Chris will never let me watch What Not To Wear again.
I love the show. But it makes me depressed.
Recently, I made the huge mistake of admitting to Chris that watching 'What Not To Wear' depresses me. I identify so heavily with the nominees on the show that I feel their pain. Whenever one of them talks about self-esteem or body issues, my own issues come flooding in, and I hurt for them - and for me.
However, I also really love the show. I love Stacey and Clinton, and I am especially thrilled about Ted, the new hair guy. So last night, I convinced him that I was going to be absolutely fine watching the three episodes in a row that were on. The first episode I was fine with - the woman was much taller than me and really had nothing in common with me, so I could happily watch and be pleased for her outcome. But. The second episode. The second episode featured a woman who had (and they harped on this quite a lot) been raised as a Mennonite, and whose wardrobe was designed to help her blend into the background. At first, I was a little bit offended at their insistence on really hammering home her Mennonite upbringing. I was brought up Mennonite, and I had a record player and a tv and everything - even zippers and a car! They were making it sound like we all grew up with long skirts and horses and buggies, and that's just not always the case.
However, as I sat there and stewed in my own indignatude (I'm pretty sure I just worded that one), a little voice in the back of my head was saying 'are they so off the mark? Were you raised in a community where the women were made to feel comfortable about their femininity? Can you honestly say that the women who showed up to church on Sunday morning with their hair styled and sprayed and wearing make-up didn't seem a little out of place?' And I had to admit to myself that the anwer to these questions was no. As a girl raised in that community, I never got a sense that making sure I looked good was anything important. What was valued in our extended family was hard work and family values. Looks weren't important. To that end, I can't remember either of my parents ever telling me I was pretty.
To be sure, as I got older and made friends who weren't Mennonites, I did the usual young teen girl experimentation with make-up. My friends were just so relieved that I had come around to normal, but I always felt like such a fake, like I was just pretending to be a normal girl, when clearly I wasn't. Clearly - to me at least - I was less than a girl. I would rather watch hockey than chick flicks, and I was raised in a family that was almost all boys. My interactions with my girl friends growing up were different than those of their other girl friends. I got to the point where I didn't want to talk about boys, because I was pretty 100% sure that I was invisible to those creatures. So sure, in fact, that when one very dear boy asked me out in grade 11 or 12, I assumed he was playing a cruel joke on me and laughed in his face. Anyway, my point is, I took on the role of ugly friend, ugly cousin, ugly wingperson - the one you took with you when you wanted to talk to a boy but wanted back-up with a sharp tongue who didn't care if the boys liked her or not. I was the muscle.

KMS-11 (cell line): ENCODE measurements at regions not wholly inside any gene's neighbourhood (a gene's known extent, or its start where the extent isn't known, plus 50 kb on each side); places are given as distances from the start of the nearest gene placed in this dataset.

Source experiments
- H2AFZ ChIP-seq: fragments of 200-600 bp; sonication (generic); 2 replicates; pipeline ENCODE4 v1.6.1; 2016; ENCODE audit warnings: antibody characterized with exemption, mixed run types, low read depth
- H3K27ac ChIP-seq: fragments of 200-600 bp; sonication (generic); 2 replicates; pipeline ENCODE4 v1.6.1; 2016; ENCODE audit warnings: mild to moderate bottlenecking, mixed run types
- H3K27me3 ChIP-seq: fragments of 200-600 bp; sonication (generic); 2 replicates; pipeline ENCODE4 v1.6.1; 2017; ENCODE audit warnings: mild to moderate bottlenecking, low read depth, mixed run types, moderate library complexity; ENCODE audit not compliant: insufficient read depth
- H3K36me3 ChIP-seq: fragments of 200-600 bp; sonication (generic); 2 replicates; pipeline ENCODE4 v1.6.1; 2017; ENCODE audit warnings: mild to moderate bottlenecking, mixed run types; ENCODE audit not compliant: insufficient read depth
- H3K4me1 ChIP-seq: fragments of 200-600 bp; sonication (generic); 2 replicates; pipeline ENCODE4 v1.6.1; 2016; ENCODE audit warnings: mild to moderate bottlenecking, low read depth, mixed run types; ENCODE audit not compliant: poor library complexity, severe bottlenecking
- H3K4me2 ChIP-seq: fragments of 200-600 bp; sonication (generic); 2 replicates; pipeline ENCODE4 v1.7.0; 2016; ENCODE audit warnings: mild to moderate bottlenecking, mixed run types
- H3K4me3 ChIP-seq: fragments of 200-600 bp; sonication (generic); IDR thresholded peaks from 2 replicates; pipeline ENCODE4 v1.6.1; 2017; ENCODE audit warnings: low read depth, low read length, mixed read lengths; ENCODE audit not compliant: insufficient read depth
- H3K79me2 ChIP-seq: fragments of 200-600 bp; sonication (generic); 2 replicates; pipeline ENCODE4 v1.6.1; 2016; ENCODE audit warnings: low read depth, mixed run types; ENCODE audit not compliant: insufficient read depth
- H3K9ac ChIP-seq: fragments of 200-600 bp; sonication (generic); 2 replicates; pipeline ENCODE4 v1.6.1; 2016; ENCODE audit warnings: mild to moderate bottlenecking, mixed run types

This carried on into my wedding plans. When I married a boy who didn't buy my crap and liked me anyway, I wore a dress that was on sale for about $100. It was cotton and loose and flowy. I had barefeet. I got my hair and makeup did, and still refer to that day as Whore Day. I am still so acutely uncomfortable thinking abou that day, when someone had taken the time to try and make me look nice, and where other people were looking at me, that I feel nauseous whenever I do. Oh, for an elopement. But Chris insisted on an actual wedding. And so I bought the first white dress that I found that fit. It currently sits rolled up in a paper bag in a cedar chest. Part of me is just too practical to want to spend that much money on a dress I'll only wear once, but it goes deeper than that. I just didn't think that any actual wedding dresses out there had done anything bad enough to deserve to have me ruining them by putting them on. And I knew in the very core of my being that had I put on an actual dress, people would have looked at me and thought "poser. Who does she think she is, trying to look like a girl?". And I would have thought the same thing.
Wah wah wah. My point is, everytime I watch What Not To Wear, and the people have their big epiphany about how they deserve to take care of themselves, it bums me out. Because I know that I, just as I would have felt in an actual wedding dress, would have no epiphany, and would instead feel like someone who was trying to pretend she was better than what she was. Someone who didn't deserve the new start she'd been given. And honestly, I think that's where I'm going to be stuck until I can figure out a way to feel useful to society again as me - and by that, I mean as more than as a mom or a wife. How does one come to value themself again when so much of what has happened in the past year tells you that you're just not worth it? How do I grab life by the balls and make it go my way?
Yes. These are the thoughts that come when I watch that show. Well, that and how much I love Ted and his hair magic. And I was very pleased that the ex-Menno was now colourful and feeling like she deserved it.